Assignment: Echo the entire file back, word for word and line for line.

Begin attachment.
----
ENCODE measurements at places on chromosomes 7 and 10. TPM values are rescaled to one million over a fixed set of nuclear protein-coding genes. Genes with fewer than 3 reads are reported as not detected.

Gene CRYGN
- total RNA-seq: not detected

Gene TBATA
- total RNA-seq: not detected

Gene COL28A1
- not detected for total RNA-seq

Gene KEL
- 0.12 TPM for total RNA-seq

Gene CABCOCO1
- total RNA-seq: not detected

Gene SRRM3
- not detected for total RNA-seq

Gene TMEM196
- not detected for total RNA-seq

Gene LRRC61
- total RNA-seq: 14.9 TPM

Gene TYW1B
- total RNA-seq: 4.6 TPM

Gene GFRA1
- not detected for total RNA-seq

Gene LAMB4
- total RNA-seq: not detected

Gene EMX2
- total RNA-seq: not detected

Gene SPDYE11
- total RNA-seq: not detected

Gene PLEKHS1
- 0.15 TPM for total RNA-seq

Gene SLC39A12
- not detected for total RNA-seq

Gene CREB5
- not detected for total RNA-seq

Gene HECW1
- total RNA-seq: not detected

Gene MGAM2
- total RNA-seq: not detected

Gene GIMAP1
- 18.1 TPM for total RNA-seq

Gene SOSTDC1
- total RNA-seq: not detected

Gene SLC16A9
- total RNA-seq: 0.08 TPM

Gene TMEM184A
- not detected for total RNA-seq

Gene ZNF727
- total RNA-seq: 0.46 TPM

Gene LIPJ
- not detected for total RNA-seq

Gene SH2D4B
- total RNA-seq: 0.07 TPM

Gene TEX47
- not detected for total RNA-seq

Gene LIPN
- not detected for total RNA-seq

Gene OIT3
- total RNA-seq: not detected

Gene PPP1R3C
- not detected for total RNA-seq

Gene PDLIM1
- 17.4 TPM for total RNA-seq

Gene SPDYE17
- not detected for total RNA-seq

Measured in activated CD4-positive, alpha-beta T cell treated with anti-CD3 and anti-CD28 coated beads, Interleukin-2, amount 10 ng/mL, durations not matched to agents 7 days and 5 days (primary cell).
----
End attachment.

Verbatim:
ENCODE measurements at places on chromosomes 7 and 10. TPM values are rescaled to one million over a fixed set of nuclear protein-coding genes. Genes with fewer than 3 reads are reported as not detected.

Gene CRYGN
- total RNA-seq: not detected

Gene TBATA
- total RNA-seq: not detected

Gene COL28A1
- not detected for total RNA-seq

Gene KEL
- 0.12 TPM for total RNA-seq

Gene CABCOCO1
- total RNA-seq: not detected

Gene SRRM3
- not detected for total RNA-seq

Gene TMEM196
- not detected for total RNA-seq

Gene LRRC61
- total RNA-seq: 14.9 TPM

Gene TYW1B
- total RNA-seq: 4.6 TPM

Gene GFRA1
- not detected for total RNA-seq

Gene LAMB4
- total RNA-seq: not detected

Gene EMX2
- total RNA-seq: not detected

Gene SPDYE11
- total RNA-seq: not detected

Gene PLEKHS1
- 0.15 TPM for total RNA-seq

Gene SLC39A12
- not detected for total RNA-seq

Gene CREB5
- not detected for total RNA-seq

Gene HECW1
- total RNA-seq: not detected

Gene MGAM2
- total RNA-seq: not detected

Gene GIMAP1
- 18.1 TPM for total RNA-seq

Gene SOSTDC1
- total RNA-seq: not detected

Gene SLC16A9
- total RNA-seq: 0.08 TPM

Gene TMEM184A
- not detected for total RNA-seq

Gene ZNF727
- total RNA-seq: 0.46 TPM

Gene LIPJ
- not detected for total RNA-seq

Gene SH2D4B
- total RNA-seq: 0.07 TPM

Gene TEX47
- not detected for total RNA-seq

Gene LIPN
- not detected for total RNA-seq

Gene OIT3
- total RNA-seq: not detected

Gene PPP1R3C
- not detected for total RNA-seq

Gene PDLIM1
- 17.4 TPM for total RNA-seq

Gene SPDYE17
- not detected for total RNA-seq

Measured in activated CD4-positive, alpha-beta T cell treated with anti-CD3 and anti-CD28 coated beads, Interleukin-2, amount 10 ng/mL, durations not matched to agents 7 days and 5 days (primary cell).